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Void v. Orangeburg County Disabilities and Special Needs Board

United States District Court, D. South Carolina, Orangeburg Division

January 29, 2015

Maliaka S. Void and Frederick Summers, Plaintiffs,
Orangeburg County Disabilities and Special Needs Board, Defendant.


MICHELLE CHILS, District Judge.

Plaintiffs Maliaka S. Void ("Void") and Frederick Summers ("Summers") (collectively "Plaintiffs") filed this action against their employer, Defendant Orangeburg County Disabilities and Special Needs Board ("OCDSNB"), alleging violation of the Fair Labor Standards Act of 1938 ("FLSA"), 29 U.S.C. §§ 201-219, and the South Carolina Payment of Wages Act ("SCPWA"), S.C. Code Ann. §§ 41-10-10 to -110 (Supp. 2011). (ECF No. 1 at 4-7.)

This matter is before the court on OCDSNB's Motion to Dismiss pursuant to Federal Rules of Civil Procedure 12(b)(1), 12(b)(6) and 12(c), on the grounds that (1) Plaintiffs' FLSA claim is barred by Eleventh Amendment sovereign immunity and, as a result, the court lacks subject matter jurisdiction and (2) their SCPWA claim is preempted by the FLSA. (ECF No. 9.) Plaintiffs filed opposition to the Motion to Dismiss asserting in part that OCDSNB waived sovereign immunity. (ECF No. 19.) For the reasons set forth below, the court GRANTS IN PART AND DENIES IN PART Defendant's Motion to Dismiss.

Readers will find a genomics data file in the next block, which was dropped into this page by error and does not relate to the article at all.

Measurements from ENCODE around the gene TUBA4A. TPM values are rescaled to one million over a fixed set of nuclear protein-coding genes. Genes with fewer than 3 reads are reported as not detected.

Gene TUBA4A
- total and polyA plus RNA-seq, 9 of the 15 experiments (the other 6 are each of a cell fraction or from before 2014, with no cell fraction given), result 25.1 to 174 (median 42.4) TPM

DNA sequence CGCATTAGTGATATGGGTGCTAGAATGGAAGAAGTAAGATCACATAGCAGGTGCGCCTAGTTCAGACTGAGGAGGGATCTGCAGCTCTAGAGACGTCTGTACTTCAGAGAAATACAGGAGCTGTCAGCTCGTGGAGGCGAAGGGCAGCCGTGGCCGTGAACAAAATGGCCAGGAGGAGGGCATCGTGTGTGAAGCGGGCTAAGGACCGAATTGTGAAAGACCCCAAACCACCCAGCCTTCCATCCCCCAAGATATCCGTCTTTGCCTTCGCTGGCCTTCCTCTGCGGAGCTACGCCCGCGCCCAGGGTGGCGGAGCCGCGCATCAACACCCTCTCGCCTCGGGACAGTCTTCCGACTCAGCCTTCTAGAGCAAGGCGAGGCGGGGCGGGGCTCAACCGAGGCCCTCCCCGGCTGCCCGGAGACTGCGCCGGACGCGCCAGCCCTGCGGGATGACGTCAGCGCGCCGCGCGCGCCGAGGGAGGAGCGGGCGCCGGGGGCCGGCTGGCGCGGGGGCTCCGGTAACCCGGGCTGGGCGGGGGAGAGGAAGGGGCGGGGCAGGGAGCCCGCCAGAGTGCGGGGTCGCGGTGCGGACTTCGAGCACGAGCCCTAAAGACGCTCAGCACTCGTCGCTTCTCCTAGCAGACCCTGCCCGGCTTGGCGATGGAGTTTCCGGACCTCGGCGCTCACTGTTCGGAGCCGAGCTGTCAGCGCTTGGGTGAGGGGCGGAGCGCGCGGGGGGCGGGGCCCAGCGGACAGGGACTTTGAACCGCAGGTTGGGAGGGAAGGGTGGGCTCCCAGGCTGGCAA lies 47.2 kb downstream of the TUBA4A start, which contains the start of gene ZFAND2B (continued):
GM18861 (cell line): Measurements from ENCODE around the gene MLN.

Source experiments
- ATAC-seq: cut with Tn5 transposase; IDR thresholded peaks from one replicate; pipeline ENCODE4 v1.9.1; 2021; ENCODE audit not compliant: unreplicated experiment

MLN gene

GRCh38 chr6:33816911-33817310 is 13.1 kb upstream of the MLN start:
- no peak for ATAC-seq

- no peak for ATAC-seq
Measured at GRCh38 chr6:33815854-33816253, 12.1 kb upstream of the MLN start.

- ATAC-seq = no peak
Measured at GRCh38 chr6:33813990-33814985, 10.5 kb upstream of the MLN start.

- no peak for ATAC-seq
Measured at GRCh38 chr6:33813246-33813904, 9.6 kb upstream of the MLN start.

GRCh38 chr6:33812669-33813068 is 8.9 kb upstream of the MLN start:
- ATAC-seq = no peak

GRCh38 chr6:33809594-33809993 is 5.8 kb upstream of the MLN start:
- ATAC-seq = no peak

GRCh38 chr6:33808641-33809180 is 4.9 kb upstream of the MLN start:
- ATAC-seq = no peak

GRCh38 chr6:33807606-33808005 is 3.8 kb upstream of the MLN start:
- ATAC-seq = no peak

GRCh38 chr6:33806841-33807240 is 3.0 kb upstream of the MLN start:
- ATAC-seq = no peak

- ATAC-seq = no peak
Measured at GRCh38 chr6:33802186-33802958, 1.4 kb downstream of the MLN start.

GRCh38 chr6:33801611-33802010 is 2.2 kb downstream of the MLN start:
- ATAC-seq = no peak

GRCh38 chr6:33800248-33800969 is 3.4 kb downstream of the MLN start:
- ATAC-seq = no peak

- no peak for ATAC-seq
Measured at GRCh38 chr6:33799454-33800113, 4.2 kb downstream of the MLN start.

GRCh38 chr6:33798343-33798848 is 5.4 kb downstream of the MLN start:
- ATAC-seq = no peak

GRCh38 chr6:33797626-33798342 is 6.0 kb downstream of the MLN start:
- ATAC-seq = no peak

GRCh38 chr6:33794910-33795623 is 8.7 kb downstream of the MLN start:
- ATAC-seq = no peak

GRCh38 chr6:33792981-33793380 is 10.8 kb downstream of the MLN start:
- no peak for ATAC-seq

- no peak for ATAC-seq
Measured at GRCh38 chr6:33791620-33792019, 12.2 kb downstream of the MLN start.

OCDSNB "is the administrative, planning, coordinating, and service delivery body" for Orangeburg County, South Carolina citizens with "disabilities and special needs, " including those with "mental retardation, related disabilities, head injuries, and spinal cord injuries." (ECF No. 9-1 at 1-2 (quoting S.C. Code Ann. § 44-20-385 (2014); citing Hedberg v. Darlington Cnty. Disabilities & Special Needs Bd., No. 95-3049, 1997 WL 787164, at *1 n.1 (4th Cir. Dec. 24, 1997)).) Plaintiffs are hourly employees of OCDSNB. (ECF No. 1-1 at 5 ¶ 15.)

On or about May 2, 2014, Plaintiffs filed an action in the Orangeburg County (South Carolina) Court of Common Pleas seeking monetary damages for alleged violations of the FLSA (Count 1) and SCPWA (Count 2). (Id. at 4-7.) On June 4, 2014, OCDSNB removed the matter to this court on the basis of federal question jurisdiction pursuant to 28 U.S.C. §§ 1331 and 1132(e). (ECF No. 1.) Specifically, OCDSNB asserted removal was appropriate "[b]ecause this matter involves a claim for money under federal laws and regulations..." pursuant to the FLSA. (Id. at 2 ¶ 3.) After removing the matter, OCDSNB filed an Answer on June 4, 2014, an Amended Answer on June 25, 2014, and the aforementioned Motion to Dismiss also on June 25, 2014. (ECF Nos. 4, 8, 9.) In response to OCDSNB's Motion to Dismiss, Plaintiffs filed a Memorandum and Response to Defendant's Motion to Dismiss on July 23, 2014, to which OCDSNB filed a Reply in Support of Motion to Dismiss on August 4, 2014. (ECF Nos. 19, 20.)

Thereafter, on November 11, 2014, the court held a hearing to allow the parties to orally present their positions on the pending Motion to Dismiss. (ECF No. 30.)


A. Motions to Dismiss Pursuant to Fed.R.Civ.P. 12(b)(1)